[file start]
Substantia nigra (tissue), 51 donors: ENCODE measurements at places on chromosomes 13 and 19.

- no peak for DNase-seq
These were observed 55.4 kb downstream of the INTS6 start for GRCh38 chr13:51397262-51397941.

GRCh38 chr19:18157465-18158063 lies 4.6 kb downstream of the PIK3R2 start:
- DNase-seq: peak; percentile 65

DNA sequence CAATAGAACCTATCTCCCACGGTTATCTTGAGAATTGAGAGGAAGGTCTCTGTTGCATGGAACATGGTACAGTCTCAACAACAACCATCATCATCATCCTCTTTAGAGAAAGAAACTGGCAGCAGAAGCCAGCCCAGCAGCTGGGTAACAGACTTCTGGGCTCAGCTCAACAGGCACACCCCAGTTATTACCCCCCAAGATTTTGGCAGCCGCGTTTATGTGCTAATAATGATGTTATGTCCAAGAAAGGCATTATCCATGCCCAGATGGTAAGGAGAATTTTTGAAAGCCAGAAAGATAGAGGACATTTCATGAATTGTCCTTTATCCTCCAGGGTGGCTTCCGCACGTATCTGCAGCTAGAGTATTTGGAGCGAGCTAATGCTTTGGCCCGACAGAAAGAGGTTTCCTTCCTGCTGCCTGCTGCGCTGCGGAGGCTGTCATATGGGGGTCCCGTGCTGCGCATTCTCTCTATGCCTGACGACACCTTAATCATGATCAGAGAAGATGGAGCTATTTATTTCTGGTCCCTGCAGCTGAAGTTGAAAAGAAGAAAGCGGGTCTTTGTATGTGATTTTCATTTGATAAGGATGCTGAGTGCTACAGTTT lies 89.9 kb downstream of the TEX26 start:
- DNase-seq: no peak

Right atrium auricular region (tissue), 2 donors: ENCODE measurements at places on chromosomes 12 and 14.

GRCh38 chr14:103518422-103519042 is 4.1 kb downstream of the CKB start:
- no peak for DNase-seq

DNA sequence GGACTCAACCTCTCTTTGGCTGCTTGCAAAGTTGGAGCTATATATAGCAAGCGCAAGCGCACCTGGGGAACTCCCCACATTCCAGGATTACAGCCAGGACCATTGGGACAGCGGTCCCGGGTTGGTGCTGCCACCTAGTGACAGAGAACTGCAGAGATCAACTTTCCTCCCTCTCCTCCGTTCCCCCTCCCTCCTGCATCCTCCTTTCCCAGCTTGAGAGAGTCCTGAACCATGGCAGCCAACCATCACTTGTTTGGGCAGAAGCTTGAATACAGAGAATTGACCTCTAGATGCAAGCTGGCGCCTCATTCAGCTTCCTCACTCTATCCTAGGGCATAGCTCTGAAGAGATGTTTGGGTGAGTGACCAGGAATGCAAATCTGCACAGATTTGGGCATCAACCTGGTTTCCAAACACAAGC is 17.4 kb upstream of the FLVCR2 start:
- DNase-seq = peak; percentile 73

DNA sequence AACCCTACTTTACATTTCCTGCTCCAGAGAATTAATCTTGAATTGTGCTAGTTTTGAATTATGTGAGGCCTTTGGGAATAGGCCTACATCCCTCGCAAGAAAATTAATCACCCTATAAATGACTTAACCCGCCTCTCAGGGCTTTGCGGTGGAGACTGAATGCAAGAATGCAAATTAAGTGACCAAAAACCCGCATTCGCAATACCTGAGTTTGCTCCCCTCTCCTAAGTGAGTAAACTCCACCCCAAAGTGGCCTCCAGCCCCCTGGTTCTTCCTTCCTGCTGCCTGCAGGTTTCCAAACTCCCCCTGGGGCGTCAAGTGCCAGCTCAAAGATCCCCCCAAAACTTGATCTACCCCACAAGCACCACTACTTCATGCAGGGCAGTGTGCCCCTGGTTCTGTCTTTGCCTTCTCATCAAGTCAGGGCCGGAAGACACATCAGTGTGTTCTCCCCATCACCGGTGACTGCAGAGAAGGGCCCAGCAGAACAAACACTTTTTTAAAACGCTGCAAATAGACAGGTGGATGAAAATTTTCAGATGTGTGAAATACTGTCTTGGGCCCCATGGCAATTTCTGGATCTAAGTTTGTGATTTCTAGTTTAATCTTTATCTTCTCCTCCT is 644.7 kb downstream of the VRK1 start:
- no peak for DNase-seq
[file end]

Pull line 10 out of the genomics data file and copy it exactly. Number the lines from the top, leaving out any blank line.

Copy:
- no peak for DNase-seq